Dunn Launching Emergency Ukraine Student Scholarship Fund To Bring, Keep Students Here
Dunn Philanthropy is seeking donations to support students displaced by the Russian invasion of Ukraine
Ukrainian journalist Olia Freimut had doubts about sending her daughter, Zlata, to the United States to board at Dunn School this past fall.
Today, now weeks into a brutal war sparked by neighboring Russia’s invasion of her home, Freimut is so thankful to have made the decision.
“I wasn’t sure about my daughter going so far away,” Freimut said. “When she was only 14, she applied to Dunn School. I wanted her to be in Ukraine with me, but I think we are blessed by God because, right now, she’s not struggling. She has food, she has friends, she has community, teachers, the best professionals around her, and for me, right now, I’m so happy she is in a safe place.”
For many Ukrainians, the above is nowhere near true. Many of those who remain in the country, especially in cities under siege, have been sheltering in underground bunkers with dwindling food, water and other supplies, Freimut said. Even for the more than 2 million estimated people who have left Ukraine, like Freimut, many have given up all but just the clothes they were able to carry.
No money, no family photos, no documents — pets and family members left behind.
“Every single morning I look up, and I look at the news, then I start calling everybody I love,” Freimut said. “My father, it’s my mother, it’s my brother … my friends. My best friend, she’s still in Kyiv. … Every time, I’m looking at the phone saying ‘please answer, please answer,’ and if they’re not answering, I’m just losing my mind, because they are in shelters underground for a lot of days with small kids and no food.”
While there is no accounting for a humanitarian crisis on this scale, Dunn School is dedicated to making an impact on as many individuals as possible by establishing the Emergency Ukrainian Student Scholarship. The charitable effort supports current students from Ukraine and aims to bring additional displaced Ukrainian students to the United States to attend school at Dunn.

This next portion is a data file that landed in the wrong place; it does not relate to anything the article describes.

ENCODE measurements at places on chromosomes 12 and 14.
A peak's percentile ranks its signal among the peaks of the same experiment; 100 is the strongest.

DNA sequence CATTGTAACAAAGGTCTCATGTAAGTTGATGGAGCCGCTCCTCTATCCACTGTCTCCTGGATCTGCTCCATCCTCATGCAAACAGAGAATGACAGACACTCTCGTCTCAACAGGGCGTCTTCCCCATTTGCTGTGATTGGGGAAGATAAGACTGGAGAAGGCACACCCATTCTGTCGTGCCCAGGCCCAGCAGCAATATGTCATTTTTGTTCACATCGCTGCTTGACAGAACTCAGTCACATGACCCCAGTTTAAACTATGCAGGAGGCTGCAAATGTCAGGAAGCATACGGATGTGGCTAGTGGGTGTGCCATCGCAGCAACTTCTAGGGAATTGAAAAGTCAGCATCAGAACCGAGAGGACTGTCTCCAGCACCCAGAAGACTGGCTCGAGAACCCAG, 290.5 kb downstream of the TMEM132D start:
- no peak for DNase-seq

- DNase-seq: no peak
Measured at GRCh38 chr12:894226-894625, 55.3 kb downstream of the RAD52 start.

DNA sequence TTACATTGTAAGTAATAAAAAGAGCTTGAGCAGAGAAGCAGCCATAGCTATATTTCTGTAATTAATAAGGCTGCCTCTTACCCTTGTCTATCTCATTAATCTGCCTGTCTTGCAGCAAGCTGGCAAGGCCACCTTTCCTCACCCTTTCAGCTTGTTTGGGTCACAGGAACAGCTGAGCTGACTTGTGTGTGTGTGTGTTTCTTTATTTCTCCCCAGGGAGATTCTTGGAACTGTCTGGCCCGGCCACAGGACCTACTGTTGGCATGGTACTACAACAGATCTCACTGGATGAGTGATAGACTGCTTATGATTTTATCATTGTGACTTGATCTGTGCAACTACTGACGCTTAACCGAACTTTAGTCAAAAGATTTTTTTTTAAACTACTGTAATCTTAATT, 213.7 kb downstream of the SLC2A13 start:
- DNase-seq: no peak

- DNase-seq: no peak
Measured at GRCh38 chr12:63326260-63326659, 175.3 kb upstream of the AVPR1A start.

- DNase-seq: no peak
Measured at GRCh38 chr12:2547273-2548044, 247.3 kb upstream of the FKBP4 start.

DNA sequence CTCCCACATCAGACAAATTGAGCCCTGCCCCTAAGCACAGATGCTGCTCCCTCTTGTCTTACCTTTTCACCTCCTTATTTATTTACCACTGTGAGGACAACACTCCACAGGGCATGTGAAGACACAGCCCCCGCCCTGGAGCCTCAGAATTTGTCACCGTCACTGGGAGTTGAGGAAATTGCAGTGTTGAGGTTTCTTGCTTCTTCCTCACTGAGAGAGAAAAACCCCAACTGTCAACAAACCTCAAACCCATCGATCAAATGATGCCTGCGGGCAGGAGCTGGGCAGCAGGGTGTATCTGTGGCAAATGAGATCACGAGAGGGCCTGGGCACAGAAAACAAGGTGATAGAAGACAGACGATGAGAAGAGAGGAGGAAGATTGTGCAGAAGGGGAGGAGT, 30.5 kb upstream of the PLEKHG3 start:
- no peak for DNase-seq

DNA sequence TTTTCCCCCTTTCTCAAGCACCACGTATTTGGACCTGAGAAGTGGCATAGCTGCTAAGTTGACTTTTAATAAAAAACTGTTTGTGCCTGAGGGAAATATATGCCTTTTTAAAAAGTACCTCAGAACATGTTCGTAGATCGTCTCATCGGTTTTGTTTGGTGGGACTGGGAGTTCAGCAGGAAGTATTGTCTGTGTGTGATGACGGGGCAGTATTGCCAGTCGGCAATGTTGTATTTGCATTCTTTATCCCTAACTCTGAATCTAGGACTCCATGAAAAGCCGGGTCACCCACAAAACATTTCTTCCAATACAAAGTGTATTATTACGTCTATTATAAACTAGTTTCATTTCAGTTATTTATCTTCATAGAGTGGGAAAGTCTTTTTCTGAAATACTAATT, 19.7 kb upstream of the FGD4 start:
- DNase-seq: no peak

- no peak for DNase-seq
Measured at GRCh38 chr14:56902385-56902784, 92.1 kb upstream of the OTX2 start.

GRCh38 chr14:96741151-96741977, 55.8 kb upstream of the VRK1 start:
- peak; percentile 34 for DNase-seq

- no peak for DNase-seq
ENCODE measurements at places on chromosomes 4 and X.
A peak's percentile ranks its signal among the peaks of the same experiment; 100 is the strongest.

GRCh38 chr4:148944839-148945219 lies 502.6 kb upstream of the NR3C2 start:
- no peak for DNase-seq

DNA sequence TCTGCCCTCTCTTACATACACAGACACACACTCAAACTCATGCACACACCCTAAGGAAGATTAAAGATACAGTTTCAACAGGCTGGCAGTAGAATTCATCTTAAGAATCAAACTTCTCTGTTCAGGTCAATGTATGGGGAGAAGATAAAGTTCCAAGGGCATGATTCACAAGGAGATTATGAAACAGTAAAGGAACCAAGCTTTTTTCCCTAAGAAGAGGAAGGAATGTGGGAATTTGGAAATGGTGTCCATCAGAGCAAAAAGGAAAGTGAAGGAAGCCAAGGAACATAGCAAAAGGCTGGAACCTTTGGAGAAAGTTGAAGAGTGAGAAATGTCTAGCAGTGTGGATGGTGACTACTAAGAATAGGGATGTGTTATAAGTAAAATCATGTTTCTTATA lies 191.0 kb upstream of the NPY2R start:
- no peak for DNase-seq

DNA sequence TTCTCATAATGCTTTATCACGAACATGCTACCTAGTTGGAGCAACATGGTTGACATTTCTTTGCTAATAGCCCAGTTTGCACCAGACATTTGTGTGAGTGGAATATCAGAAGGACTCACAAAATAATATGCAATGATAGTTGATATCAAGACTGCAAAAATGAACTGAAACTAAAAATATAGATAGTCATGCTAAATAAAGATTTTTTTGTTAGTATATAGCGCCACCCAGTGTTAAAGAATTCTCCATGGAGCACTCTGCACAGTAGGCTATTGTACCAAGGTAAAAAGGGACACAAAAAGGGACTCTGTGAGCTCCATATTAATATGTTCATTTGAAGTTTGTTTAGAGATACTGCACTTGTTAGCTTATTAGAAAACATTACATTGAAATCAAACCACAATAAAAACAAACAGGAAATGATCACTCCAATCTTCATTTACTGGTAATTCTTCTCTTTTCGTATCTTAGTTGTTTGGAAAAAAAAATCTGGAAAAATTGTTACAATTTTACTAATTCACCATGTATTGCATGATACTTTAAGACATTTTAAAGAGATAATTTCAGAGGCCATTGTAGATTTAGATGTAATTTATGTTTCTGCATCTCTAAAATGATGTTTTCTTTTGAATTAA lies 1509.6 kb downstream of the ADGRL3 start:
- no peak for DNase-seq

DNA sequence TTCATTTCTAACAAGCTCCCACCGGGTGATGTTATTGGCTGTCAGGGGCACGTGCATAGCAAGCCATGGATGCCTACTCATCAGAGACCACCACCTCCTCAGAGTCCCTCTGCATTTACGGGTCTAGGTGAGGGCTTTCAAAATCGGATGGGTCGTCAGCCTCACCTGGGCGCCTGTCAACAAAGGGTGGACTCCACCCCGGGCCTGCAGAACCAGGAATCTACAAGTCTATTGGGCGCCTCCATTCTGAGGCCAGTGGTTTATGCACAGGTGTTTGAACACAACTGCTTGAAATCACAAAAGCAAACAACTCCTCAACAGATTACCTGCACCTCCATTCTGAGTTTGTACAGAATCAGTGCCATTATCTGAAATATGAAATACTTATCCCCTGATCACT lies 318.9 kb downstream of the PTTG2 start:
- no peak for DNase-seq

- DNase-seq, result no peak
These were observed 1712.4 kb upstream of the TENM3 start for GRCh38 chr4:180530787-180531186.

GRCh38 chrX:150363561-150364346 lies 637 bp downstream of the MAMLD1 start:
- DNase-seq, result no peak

“It wasn’t a question whether we would do everything we could to support Zlata and continue her education here at home,” said Kalyan Balaven, the Head of School at Dunn. “The question was what were we prepared to do to help Ukrainian students whose learning had come to a halt during this tragic time. The answer is in the strength of our community rallying together to help as many students as possible continue their education.”
The initial goal of the scholarship fund is to raise $240,000. That would cover three full international scholarships specifically for students from Ukraine to board at Dunn for a full academic year — including tuition, room and boarding, incidentals such as school supplies, living expenses, and homestay support during school breaks.
Anyone can donate to the effort quickly and easily online by visiting dunnschool.org/ukraine. To give offline, please contact Dunn’s office of philanthropy by calling (805) 686-0627.
One hundred percent of the dollars given will go directly toward educating Ukrainian students displaced by the war.
“For us, America is like paradise,” Freimut said. “People think that if you're in America, you’re safe, you are in a proper society, you won't be bombed tomorrow. For kids who are suffering so much during this awful horrible time, it will be a nice prize to go and feel very important and share their minds and experience with local societies.”